Sutton-Grier and Kenney published on wetland management and decision-making

ESSIC associate research professor Ariana Sutton-Grier is a co-author of two new journal articles on decision making with respect to wetlands management within an evolving world and climate.

“Pathways to Coastal Resiliency: The Adaptive Gradients Framework” also includes Melissa Kenney* as a co-author and is published in the journal Sustainability.  The article calls for a new approach in developing and managing coastal infrastructure that considers factors including the participatory process, greenhouse gas emissions, and ecological enhancements when making decisions about projects and investments.  The authors introduce the Adaptive Gradients Framework, a qualitative, flexible, and collaborative process guide for organizations to understand, evaluate, and offer alternative infrastructural responses.  It is currently open-access and available to the public here.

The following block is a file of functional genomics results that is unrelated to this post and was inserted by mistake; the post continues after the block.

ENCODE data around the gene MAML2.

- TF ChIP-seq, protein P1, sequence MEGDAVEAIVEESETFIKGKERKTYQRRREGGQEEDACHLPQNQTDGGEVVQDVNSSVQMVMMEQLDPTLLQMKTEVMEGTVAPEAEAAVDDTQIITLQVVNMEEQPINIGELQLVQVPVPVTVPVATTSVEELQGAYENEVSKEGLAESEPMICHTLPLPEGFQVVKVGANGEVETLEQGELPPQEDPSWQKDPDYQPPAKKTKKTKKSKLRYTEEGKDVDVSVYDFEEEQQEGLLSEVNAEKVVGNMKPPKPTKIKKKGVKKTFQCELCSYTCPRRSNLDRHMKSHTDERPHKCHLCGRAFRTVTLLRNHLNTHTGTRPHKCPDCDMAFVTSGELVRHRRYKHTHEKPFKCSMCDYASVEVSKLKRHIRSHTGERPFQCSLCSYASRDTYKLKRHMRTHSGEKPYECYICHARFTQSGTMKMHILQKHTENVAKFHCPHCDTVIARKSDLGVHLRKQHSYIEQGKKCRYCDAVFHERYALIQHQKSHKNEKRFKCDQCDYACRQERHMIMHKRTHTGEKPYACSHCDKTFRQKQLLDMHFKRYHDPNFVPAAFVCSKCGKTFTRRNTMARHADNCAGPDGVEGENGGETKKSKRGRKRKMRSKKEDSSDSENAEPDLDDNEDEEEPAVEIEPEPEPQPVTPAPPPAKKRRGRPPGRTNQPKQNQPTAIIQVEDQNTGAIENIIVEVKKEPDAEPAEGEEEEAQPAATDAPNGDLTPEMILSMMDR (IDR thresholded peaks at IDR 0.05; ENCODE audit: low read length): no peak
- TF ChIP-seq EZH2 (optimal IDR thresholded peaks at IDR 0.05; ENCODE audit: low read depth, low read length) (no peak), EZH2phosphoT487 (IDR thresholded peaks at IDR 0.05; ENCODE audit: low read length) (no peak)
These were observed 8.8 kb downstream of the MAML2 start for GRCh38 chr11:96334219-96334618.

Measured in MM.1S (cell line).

The article “The Second Warning to Humanity – Providing a Context for Wetland Management and Policy,” is available in the journal Wetlands.  As a follow-up to a previous study produced by William Ripple—(who encouraged society to take steps to prevent the sixth mass extinction)–the new piece specifically addresses the effects of climate change on wetland management.  The article is available at the following link.

Sutton-Grier is an ecosystem ecologist with expertise in wetland ecology and restoration, biodiversity, biogeochemistry, climate change, and ecosystem services.  In addition to her work at ESSIC, she is also the director of science for the MD/DC chapter of the Nature Conservancy.

*Dr. Melissa A. Kenney is an associate research professor in Environmental Decision Analysis and Indicators at the University of Maryland, Earth System Science Interdisciplinary Center and the Cooperative Institute for Climate and Satellites-Maryland.  Her research broadly addresses how to integrate both scientific knowledge and societal values into policy decision-making under uncertainty.   Recently, a team of UMD researchers she co-led received a $750,000 National Science Foundation (NSF) grant.

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